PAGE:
Pete’s Downtown Helped Revitalize Historic Area
By Raanan Geberer
FULTON FERRY — Regular visitors to, and residents of, the Fulton Ferry area were surprised that Pete’s Downtown restaurant at 2 Water Street, a fixture in the neighborhood since the 1980s, was not only closed but empty.
An employee of this newspaper yesterday called owner Pete Thristino, who said he wasn’t able to renew his lease with the building owner. According to Property Shark, the building, also known as 1 Old Fulton St., is owned by “Danube LLC” at 45 Main St., Suite 602.
This is the address of Two Trees Management’s office, but a spokeswoman for the firm said Jed and David Walentas, founder and principal of the well-known real estate firm, respectively, were both outside the country and unavailable for comment.
Pete’s was one of the first businesses to move into the area after it began to be redeveloped. The first signs of this redevelopment came in 1977, when BargeMusic and the River Café opened.
Pete Thristino, owner of the restaurant, told this reporter in a 2008 interview that even in the early 1980s, “This was known as an area that when it snowed, there were no footprints.”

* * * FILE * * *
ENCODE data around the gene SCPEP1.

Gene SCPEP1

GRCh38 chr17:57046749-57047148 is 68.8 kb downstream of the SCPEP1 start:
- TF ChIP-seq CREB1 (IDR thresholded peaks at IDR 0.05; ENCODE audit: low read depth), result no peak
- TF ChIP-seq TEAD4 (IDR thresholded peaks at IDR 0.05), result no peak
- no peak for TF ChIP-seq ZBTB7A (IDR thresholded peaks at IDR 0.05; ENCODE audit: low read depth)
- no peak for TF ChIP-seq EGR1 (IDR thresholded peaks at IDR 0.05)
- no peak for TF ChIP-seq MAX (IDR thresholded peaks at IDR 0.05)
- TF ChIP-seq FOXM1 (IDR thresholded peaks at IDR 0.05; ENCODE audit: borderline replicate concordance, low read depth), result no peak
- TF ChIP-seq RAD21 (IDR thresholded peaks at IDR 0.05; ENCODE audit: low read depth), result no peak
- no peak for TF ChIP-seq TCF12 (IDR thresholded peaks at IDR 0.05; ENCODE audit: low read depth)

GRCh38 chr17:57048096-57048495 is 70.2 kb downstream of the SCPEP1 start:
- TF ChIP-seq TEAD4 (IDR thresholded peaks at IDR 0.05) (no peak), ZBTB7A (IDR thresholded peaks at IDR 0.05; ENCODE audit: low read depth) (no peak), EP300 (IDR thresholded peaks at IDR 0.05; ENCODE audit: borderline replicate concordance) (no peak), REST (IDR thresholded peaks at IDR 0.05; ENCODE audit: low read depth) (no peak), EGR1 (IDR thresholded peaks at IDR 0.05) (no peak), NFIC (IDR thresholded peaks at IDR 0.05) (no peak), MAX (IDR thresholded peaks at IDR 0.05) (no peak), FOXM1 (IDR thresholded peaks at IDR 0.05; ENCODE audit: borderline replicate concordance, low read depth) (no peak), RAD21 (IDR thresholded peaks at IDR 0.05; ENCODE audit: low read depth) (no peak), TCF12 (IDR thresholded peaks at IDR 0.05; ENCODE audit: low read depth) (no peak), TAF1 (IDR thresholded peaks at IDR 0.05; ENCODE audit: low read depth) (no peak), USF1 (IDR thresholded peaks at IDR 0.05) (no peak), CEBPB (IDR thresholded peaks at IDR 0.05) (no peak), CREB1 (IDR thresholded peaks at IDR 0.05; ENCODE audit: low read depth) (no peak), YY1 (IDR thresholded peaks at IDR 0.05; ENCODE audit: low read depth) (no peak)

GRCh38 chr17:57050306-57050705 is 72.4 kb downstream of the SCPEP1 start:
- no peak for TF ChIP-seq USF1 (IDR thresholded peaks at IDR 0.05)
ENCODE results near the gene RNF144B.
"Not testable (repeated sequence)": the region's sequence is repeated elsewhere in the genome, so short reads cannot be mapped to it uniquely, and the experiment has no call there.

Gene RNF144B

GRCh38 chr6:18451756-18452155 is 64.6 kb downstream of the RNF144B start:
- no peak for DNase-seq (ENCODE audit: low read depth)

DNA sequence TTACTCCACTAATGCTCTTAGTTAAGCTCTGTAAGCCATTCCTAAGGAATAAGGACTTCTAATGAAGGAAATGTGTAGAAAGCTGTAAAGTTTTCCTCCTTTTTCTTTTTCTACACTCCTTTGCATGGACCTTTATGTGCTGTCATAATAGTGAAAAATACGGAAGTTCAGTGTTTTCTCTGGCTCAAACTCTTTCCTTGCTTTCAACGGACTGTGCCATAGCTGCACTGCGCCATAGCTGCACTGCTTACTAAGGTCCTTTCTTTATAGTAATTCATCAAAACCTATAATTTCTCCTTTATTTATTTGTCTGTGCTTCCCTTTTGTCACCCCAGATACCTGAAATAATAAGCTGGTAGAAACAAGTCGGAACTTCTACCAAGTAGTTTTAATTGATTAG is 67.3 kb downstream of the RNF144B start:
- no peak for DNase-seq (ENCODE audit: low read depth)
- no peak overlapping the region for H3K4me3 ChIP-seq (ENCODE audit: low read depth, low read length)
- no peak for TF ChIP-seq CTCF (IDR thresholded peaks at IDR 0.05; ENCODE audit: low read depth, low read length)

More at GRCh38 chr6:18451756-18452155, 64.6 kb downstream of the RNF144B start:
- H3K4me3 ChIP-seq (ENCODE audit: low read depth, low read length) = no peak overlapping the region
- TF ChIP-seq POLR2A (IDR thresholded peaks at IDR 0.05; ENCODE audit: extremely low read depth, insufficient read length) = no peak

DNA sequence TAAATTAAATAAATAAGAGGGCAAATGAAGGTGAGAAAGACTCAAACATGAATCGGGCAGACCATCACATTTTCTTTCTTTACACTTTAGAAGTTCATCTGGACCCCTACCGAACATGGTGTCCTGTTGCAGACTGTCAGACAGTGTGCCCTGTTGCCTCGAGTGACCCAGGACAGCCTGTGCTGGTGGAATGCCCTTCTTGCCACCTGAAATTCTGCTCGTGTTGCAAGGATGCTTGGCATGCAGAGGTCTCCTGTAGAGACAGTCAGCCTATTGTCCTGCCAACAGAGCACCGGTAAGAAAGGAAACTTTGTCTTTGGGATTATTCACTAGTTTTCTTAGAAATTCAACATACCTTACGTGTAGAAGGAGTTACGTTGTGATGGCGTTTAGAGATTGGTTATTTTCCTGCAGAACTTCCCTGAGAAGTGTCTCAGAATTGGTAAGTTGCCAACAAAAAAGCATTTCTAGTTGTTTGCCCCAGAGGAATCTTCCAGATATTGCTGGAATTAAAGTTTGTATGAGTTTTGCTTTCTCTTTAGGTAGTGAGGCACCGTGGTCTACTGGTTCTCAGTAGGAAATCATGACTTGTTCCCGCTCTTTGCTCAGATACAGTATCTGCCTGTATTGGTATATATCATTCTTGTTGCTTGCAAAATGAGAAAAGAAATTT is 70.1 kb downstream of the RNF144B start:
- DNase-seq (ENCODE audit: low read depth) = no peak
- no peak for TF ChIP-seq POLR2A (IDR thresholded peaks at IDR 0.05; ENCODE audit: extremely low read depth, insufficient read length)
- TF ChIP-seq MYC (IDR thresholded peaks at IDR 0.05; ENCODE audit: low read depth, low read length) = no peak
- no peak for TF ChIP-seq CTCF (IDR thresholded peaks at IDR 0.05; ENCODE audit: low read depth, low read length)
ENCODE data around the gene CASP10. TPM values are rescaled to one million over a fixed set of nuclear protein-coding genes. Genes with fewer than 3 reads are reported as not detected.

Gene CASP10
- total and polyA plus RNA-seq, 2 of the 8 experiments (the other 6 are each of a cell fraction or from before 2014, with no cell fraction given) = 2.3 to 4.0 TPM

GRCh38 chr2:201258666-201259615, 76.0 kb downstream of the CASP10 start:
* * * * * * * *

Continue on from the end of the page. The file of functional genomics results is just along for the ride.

Pete’s had 37 reviews posted on Yelp, a consumer review site, and most were positive.
Plans filed with the city Department of Buildings (DOB) in late October for the space include a general renovation of the cellar and the first floor, demolition of the first floor and new partitions. The applicant, Danube, seeks to “increase first-floor occupancy” and change the usage of the building from “restaurant and cabaret,” accommodating 35 people, to an “eating and drinking establishment,” catering to 231 people.
These plans were disapproved by DOB earlier this month, on Dec. 16. Some observers have speculated that this happened because the building is located within the Fulton Ferry Historic District, so it is possible that the next step for the application will be the Landmarks Preservation Commission.
The building, on the corner of Water Street, was known as the Franklin House Hotel in the mid-1800s. It was an important hotel and restaurant in the days before the construction of the Brooklyn Bridge, when the ferry area was the gateway to Manhattan and visiting merchants, clerks, seamen and farmers needed someplace to stay.
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